Customer & Service Provider interface – the End of the Story

Customer & Service Provider interface … the End of the Story 

With the start of the-then-new job in October 2015 I started writing about my experience – and especially the shortfalls – in our customer and service provider relationship. It turned out to become a triptych. This is the final – the wrap-up.

To catch up you might want to read the first post: “Customer & Service Provider – Epic fails” and the second in this series: “Customer & Service Provider – silver lining on the horizon“.

You might ask yourself … why is that the end of the story? Improvements in processes usually don’t have an end. Well, let’s see.

The Modified Setting

In the meantime we upgraded from 2,5 software developer to even 3,5 software developers. Ambition behind is …

You might guess it? …

Come on …

YES! Right – on the first attempt.

Speed up the delivery of features. Our senior management is delighted by the achievements so far – however is far from being satisfied with the results, the outcome. Still, there is great belief that more people build more results. True! BUT we’re still having the issue of not well-defined requirements and still having long periods of wait for answers from our business leads.

On a daily basis we’re still in communication mode. Twice a week our project manager and the project manager of the service provider meet to exchange progress and start discussion on new topics. Again, communication proves to be a gold nugget!

The Now Situation

Missing product management – It became so obvious, so non-neglectable, so crystal-clear. Reason behind the low througput of our development cycle is not the lack of software developers – that’s a symptomatic solution. No, root cause is: we’re lacking a professional approach to manage our products – product management is missing. Usually, product management’s major duty is to define requirements on their products and harmonize the various needs and demands from all involved parties – customer, departments, management.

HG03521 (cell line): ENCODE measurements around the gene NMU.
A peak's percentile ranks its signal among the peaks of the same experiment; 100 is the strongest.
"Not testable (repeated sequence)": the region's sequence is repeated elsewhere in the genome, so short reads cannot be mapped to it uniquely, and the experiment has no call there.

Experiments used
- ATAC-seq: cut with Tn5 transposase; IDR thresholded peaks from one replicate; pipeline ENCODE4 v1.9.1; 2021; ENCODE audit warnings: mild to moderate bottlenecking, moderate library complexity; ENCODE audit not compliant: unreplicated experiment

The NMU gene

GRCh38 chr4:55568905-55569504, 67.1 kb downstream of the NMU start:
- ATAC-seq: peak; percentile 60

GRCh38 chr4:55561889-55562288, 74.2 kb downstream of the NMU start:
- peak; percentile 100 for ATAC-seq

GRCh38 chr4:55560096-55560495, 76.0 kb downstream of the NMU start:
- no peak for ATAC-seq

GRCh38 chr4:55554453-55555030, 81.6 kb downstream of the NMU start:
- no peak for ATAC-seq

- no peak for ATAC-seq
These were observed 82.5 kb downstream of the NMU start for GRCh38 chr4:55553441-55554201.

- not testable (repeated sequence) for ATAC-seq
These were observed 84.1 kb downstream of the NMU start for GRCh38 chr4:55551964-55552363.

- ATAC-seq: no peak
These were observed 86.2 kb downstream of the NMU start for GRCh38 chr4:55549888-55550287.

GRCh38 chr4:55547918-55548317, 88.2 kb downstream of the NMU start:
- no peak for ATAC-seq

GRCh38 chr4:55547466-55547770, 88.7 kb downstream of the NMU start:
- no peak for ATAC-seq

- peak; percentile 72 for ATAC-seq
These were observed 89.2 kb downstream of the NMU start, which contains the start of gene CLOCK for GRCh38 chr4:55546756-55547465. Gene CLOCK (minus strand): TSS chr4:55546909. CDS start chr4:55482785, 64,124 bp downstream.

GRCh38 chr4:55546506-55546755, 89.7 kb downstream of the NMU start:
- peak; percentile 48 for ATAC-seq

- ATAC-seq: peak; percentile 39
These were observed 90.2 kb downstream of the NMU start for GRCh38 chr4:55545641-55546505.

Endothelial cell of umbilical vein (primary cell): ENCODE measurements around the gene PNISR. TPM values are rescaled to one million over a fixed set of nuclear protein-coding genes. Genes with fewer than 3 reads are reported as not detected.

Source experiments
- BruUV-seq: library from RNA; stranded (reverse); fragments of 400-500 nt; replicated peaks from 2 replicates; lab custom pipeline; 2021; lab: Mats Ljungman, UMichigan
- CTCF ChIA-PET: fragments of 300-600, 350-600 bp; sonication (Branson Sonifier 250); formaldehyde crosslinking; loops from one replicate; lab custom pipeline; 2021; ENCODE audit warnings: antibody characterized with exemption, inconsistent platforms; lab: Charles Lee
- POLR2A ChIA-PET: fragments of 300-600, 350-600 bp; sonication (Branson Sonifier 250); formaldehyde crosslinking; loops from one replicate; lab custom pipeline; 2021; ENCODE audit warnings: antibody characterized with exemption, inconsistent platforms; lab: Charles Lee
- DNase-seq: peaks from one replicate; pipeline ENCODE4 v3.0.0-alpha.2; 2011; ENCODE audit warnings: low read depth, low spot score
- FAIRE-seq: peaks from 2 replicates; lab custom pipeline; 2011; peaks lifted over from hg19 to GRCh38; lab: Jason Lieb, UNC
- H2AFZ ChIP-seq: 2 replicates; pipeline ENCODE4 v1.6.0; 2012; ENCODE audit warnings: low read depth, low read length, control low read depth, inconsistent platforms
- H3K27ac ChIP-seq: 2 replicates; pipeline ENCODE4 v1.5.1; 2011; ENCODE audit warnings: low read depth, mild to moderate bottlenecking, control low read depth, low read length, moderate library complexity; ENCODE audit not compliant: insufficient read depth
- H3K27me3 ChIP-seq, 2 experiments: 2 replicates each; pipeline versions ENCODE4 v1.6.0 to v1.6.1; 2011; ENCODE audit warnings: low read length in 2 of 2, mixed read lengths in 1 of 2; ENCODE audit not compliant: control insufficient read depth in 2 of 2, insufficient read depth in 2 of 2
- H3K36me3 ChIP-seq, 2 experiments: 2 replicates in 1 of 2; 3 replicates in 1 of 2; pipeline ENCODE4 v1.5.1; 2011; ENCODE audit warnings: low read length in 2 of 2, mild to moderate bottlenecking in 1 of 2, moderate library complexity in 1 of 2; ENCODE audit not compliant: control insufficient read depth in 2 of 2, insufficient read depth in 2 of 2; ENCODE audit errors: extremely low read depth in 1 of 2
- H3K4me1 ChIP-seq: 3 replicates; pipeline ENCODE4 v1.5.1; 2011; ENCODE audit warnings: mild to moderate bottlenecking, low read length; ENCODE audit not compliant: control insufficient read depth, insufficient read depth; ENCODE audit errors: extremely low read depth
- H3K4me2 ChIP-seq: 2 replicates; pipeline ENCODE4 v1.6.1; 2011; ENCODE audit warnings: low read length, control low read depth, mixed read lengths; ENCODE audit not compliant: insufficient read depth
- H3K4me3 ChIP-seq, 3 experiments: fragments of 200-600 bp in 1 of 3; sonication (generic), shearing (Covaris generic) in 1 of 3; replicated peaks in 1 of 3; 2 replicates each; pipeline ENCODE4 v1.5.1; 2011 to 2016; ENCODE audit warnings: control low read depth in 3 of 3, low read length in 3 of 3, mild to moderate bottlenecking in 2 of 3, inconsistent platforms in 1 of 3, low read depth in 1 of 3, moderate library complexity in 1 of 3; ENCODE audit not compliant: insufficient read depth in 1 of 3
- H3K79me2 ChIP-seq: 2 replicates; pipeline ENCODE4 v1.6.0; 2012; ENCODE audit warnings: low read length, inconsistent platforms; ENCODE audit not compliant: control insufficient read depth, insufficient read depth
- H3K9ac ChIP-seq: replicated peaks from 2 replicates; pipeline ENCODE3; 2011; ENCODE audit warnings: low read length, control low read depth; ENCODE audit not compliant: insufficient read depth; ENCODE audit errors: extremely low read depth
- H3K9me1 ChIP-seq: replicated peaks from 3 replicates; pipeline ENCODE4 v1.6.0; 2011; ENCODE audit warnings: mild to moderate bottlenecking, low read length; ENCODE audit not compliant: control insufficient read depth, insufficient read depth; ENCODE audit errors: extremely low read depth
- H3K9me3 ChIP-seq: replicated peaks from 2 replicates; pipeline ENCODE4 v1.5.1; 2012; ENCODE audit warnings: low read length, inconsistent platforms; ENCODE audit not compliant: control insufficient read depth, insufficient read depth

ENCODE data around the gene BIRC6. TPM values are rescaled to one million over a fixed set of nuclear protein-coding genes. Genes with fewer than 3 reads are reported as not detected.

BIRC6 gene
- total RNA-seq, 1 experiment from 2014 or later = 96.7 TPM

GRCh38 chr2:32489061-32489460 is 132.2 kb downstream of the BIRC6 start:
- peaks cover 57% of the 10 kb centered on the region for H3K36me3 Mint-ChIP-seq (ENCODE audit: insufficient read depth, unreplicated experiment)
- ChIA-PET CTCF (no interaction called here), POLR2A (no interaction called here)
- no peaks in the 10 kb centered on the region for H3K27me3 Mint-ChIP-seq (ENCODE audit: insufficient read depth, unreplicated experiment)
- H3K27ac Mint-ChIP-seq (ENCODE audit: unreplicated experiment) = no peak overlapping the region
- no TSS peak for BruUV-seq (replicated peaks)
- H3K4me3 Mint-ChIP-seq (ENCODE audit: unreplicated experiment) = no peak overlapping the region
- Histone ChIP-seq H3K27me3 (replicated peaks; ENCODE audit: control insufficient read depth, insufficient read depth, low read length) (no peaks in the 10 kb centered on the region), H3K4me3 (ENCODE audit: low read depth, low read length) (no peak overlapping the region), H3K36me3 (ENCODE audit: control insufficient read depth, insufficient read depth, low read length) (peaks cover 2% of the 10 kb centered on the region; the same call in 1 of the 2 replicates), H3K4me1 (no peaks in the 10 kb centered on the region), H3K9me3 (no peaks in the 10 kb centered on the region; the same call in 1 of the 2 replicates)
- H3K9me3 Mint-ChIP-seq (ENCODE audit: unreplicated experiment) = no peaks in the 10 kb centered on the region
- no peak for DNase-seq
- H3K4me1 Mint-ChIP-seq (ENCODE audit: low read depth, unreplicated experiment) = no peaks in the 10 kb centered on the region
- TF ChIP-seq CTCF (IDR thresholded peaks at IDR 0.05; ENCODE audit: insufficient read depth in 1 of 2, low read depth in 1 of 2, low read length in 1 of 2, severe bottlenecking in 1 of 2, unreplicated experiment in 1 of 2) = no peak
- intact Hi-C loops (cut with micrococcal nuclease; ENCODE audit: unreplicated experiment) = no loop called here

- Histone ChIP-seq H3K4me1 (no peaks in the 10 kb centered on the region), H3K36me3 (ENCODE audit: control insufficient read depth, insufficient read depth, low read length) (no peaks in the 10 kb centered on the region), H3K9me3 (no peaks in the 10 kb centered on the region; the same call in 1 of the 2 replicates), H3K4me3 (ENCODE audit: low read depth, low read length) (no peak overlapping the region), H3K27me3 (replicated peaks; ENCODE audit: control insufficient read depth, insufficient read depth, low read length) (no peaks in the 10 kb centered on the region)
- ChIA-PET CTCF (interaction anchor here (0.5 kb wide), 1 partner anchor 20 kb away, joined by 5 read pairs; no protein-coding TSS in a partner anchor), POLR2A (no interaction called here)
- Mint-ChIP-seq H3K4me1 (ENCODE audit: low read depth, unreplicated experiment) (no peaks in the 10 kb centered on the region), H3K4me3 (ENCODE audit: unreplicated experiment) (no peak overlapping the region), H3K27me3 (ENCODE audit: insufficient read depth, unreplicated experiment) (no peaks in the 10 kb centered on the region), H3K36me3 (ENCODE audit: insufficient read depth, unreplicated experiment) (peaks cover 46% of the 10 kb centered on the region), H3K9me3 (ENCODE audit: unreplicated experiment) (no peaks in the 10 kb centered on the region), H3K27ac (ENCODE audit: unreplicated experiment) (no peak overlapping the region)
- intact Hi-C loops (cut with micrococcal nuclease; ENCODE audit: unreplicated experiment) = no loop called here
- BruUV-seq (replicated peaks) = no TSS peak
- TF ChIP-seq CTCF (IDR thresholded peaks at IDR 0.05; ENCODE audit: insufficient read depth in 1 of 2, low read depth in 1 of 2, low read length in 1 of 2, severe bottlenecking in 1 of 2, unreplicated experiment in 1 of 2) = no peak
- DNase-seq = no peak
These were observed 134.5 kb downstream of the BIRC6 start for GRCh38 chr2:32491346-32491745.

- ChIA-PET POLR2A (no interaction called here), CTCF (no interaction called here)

If we just had some people doing exactly this job. World would be much clearer!

  • Prioritization would be easier – since the product management would clearly include management in the overall prioritization process.
  • Definition of requirements would be clearer – only well-defined stories were handed over to our service provider.
  • Decision points would be clearer – product management is the definition point for detailed questions and processes.
  • Communication would be simpler – it’s simply clear whom to ask for guidance.
  • Development would be faster – no impediments any more … why should it be slow now?

In my last post, I raised a lot of points:

  • Multiple stakeholders talking to the service provider
  • No clear communication of priorities, requirements and goals
  • Fundamental changes in design after going live
  • Bad requirement quality
  • Silo thinking
  • Low quality – not well thought-out
  • No consistent prioritization

All of them – I really believe – all of them could be solved with the implementation of an organizational change – introduce product management.